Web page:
You Don't Need To Cancel Your Election Day Plans Because Of Coronavirus
As the coronavirus pandemic in the United States continues as of May 19, many have states have taken unprecedented steps to keep their residents safe during their everyday lives — and the ongoing presidential election. With all the uncertainty about the ongoing coronavirus shutdown, people understandably have a new question: Will the 2020 election be canceled? Let's just say you shouldn't change up your plans yet.
During the coronavirus pandemic, in-person voting has become inherently problematic. As the virus is believed to spread via close person-to-person contact, health officials recommend maintaining a social distance of six feet from others, as well as frequent hand washing — which is not always possible in crowded public spaces like polling places. While many public areas and businesses have shut down, states are still trying to figure out what to do about their planned elections, including the 2020 general election in November. Some states have adopted expanded vote-by-mail programs so that voters don't need to show up at physical polling locations, while others have postponed their primaries. Meanwhile, on May 12, White House adviser and presidential son-in-law Jared Kushner drew criticism for telling TIME that he was "not sure" he could confirm that the 2020 general election would take place as planned. As a White House staffer, Kushner has no authority over election dates, and the White House did not immediately respond to Elite Daily's request for comment regarding any potential delay in election dates.
However, the date of the presidential election is not arbitrary, and it's extraordinarily difficult to change. In 1845, Congress passed a federal law designating the first Tuesday after the first Monday in November as Election Day, and it's been that way ever since. The law was passed with farmers in mind: November was one of the only times of year that didn't interfere with the harvest, but it wasn't quite winter, so people were still able to travel to their polling place easily. As for picking a Tuesday — according to HISTORY, lawmakers needed to accommodate people who had to travel long distances to vote, and with church on Sundays and market day on Wednesdays, Tuesdays made the most sense for communities in which traveling to vote could be a two-day affair.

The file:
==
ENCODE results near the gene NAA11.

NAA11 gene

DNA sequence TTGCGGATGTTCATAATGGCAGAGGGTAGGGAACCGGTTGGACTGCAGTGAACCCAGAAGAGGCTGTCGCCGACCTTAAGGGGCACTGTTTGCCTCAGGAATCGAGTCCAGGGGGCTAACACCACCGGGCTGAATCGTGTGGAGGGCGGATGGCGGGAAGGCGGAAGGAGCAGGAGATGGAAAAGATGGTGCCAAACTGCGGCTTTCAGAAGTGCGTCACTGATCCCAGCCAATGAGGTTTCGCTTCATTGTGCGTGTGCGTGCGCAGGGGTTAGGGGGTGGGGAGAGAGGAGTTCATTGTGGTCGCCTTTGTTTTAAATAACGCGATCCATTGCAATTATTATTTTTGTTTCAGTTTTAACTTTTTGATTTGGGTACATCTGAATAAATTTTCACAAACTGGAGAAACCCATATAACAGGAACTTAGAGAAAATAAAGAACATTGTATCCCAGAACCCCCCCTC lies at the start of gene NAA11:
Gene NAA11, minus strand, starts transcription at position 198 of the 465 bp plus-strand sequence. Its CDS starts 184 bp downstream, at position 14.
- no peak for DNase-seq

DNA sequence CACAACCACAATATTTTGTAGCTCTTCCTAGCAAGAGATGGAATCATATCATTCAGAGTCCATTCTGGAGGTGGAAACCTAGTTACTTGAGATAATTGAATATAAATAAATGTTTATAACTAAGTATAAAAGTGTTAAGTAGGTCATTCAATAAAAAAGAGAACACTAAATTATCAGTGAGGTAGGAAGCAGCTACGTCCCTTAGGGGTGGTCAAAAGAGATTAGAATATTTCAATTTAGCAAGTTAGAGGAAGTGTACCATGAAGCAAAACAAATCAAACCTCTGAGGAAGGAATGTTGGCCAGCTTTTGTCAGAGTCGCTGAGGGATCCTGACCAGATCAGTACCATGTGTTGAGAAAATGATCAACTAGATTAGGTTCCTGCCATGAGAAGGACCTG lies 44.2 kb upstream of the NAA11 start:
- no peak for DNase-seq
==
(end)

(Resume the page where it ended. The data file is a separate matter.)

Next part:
Given that the date of a presidential election is established by federal law, changing it would not be easy, per The New York Times. In order to postpone or cancel an election, Congress would need to pass new legislation, the president would need to sign off on it, and it could still face legal challenges in the court system. In short, the president cannot unilaterally decide to change or postpone a general election date.
Besides the fact that passing controversial legislation is already an onerous process, it is extremely unlikely that the Democratic-led House of Representatives would sign off on postponing an election, especially one in which they are striving to unseat Trump. Plus, the Constitution requires the new Congress to be sworn in Jan. 3, and the new president's inauguration must take place on Jan. 20.
With such a tight turnaround, it would be even more difficult for lawmakers to postpone the election — and even if they were able to, Trump would not be able to stay in office unless the Electoral College voted to re-elect him. In theory, if lawmakers postponed the general election past January 2021, the president and vice president would both have to vacate their offices, which could make House Speaker Nancy Pelosi the acting president.
None of this is even remotely likely given the makeup of Congress right now. However, critics have already claimed that Trump is planning to either make it harder for people to vote, or to decry election results as "rigged" if they aren't in his favor. Former Vice President Joe Biden, who is the presumptive Democratic nominee in this election cycle, suggested during an April fundraiser that Trump would try to come up with some rationale for why the election couldn't be held. Trump also appeared to indicate his support for voter suppression tactics in a March 30 appearance on Fox & Friends. “The things [the Democrats] had in there were crazy," Trump said of Democratic voting proposals introduced to make it easier to vote during the ongoing coronavirus pandemic. "They had things, levels of voting that if you’d ever agreed to it, you’d never have a Republican elected in this country again." The White House did not immediately respond to Elite Daily's request for comment on the remark, or the president's stances regarding the 2020 election.
While the state of the election is always concerning, there's virtually no chance that the 2020 general election will be postponed or canceled. Many states have already started rolling out plans to make vote-by-mail more accessible in light of the coronavirus pandemic. If you live in a state that still has stringent requirements for voting by mail, you should still be able to vote at a physical polling location while taking certain precautions to keep yourself and your neighbors safe.
If you think you’re showing symptoms of coronavirus, which include fever, shortness of breath, and cough, call your doctor before going to get tested. If you’re anxious about the virus’s spread in your community, visit the CDC for up-to-date information and resources, or seek out mental health support. You can find all Elite Daily's coverage of coronavirus here.
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